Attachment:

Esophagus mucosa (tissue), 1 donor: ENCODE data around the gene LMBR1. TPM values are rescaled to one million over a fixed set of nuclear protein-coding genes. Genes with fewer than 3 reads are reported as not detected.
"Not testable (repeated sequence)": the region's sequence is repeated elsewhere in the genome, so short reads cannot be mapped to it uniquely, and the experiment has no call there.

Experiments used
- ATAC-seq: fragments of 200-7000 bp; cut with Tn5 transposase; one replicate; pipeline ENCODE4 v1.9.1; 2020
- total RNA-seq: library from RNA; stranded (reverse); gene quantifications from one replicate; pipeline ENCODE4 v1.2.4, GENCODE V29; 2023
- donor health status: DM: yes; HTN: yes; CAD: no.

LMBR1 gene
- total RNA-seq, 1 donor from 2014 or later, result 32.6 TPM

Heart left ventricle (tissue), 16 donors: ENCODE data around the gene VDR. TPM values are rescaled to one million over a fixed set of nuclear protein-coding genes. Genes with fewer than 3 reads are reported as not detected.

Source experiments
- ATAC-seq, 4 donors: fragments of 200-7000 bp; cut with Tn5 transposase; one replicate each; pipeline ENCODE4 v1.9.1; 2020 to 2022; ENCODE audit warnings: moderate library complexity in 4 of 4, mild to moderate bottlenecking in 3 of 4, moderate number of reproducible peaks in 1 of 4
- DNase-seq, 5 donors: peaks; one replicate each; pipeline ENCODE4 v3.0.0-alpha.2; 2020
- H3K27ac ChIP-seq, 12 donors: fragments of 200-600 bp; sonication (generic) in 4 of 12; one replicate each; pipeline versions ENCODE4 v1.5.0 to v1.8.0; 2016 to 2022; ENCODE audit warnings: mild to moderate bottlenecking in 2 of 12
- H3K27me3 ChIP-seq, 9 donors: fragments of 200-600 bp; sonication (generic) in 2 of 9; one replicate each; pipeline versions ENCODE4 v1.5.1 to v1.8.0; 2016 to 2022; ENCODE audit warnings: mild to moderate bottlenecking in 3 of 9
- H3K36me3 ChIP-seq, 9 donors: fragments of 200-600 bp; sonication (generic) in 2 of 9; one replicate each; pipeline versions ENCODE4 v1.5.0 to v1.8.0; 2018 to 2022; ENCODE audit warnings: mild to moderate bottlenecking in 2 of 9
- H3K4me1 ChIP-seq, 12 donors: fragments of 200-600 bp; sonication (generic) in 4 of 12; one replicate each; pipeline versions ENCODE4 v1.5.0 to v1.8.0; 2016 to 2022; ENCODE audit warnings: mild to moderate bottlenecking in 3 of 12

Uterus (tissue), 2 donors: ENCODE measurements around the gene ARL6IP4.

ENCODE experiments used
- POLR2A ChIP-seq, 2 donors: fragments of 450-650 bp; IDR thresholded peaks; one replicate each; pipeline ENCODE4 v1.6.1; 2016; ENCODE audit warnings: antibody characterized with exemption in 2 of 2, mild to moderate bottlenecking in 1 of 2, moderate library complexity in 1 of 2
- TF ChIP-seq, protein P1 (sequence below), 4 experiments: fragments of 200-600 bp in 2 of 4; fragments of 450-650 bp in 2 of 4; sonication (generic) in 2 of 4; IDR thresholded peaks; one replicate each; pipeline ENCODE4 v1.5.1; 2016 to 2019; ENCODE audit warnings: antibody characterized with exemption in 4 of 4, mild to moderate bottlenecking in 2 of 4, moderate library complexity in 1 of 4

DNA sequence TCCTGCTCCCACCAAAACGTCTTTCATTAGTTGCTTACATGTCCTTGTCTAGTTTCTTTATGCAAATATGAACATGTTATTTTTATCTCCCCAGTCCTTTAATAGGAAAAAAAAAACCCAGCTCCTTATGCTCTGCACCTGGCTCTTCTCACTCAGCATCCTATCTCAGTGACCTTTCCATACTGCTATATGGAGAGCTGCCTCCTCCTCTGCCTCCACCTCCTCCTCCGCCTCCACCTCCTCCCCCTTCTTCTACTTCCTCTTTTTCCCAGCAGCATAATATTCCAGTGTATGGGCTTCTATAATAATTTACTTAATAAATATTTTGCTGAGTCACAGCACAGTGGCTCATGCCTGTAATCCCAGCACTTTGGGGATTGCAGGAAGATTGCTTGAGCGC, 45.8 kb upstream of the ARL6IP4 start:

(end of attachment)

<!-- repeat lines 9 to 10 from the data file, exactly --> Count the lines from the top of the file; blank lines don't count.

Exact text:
Heart left ventricle (tissue), 16 donors: ENCODE data around the gene VDR. TPM values are rescaled to one million over a fixed set of nuclear protein-coding genes. Genes with fewer than 3 reads are reported as not detected.

Source experiments